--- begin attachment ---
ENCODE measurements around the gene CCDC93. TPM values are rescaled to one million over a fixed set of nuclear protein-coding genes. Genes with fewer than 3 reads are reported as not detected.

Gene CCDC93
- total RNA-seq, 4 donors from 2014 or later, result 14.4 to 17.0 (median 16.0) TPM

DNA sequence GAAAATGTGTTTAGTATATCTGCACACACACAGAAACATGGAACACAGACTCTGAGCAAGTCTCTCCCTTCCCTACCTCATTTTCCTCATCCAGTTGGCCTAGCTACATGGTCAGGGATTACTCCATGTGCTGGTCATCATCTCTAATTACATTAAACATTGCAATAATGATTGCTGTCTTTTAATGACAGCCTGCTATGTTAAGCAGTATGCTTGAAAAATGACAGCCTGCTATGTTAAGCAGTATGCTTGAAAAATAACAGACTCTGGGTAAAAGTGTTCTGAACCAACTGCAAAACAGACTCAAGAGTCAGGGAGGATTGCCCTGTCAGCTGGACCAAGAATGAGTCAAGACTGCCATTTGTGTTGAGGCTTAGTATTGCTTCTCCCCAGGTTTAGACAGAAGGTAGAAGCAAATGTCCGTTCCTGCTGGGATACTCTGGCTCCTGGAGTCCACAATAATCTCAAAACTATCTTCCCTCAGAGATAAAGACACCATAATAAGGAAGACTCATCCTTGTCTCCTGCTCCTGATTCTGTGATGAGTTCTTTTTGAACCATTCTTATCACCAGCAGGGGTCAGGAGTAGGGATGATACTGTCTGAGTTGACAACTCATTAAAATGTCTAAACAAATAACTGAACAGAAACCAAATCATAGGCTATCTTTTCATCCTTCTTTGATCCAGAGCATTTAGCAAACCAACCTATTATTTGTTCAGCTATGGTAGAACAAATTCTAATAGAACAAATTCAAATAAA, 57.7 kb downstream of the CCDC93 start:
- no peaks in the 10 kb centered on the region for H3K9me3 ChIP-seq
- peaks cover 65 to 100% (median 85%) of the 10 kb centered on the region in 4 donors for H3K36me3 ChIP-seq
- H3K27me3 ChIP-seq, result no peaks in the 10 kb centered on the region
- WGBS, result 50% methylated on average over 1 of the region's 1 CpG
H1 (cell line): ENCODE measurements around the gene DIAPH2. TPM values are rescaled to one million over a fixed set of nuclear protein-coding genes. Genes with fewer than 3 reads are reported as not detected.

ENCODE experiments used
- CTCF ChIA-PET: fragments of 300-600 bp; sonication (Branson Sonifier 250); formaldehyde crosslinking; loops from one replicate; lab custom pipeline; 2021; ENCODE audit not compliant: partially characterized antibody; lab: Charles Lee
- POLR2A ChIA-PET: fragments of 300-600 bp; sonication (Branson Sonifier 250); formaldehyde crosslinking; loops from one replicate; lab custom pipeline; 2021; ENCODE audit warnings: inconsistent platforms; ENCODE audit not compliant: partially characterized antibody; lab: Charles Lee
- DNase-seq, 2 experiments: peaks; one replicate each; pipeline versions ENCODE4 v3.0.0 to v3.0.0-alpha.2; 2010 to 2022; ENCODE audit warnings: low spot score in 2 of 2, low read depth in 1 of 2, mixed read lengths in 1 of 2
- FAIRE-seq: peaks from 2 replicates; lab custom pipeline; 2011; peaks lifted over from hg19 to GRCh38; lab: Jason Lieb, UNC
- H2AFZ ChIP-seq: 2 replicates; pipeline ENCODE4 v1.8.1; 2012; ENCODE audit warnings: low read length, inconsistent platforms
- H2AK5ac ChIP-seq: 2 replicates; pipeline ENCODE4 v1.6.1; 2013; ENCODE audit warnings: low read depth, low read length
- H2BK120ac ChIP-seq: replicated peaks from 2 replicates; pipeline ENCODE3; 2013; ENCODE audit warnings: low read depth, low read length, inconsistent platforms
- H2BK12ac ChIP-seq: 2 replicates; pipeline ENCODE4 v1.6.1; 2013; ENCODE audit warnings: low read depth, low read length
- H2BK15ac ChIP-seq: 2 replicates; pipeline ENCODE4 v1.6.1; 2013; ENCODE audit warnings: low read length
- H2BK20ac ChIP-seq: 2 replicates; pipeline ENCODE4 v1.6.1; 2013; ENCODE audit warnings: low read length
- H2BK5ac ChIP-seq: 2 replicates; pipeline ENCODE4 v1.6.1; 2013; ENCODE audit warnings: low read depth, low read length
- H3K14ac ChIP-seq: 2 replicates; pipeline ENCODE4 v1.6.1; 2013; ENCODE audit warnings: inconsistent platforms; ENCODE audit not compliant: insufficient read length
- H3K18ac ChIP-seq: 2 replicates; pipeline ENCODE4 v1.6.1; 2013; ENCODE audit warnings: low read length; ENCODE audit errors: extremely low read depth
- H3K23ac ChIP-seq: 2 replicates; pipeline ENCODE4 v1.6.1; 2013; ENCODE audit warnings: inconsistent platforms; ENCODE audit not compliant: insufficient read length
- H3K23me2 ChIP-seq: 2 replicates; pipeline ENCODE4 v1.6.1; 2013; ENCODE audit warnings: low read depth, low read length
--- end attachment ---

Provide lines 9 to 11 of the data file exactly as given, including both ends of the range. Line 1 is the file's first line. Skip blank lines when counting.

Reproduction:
H1 (cell line): ENCODE measurements around the gene DIAPH2. TPM values are rescaled to one million over a fixed set of nuclear protein-coding genes. Genes with fewer than 3 reads are reported as not detected.

ENCODE experiments used
- CTCF ChIA-PET: fragments of 300-600 bp; sonication (Branson Sonifier 250); formaldehyde crosslinking; loops from one replicate; lab custom pipeline; 2021; ENCODE audit not compliant: partially characterized antibody; lab: Charles Lee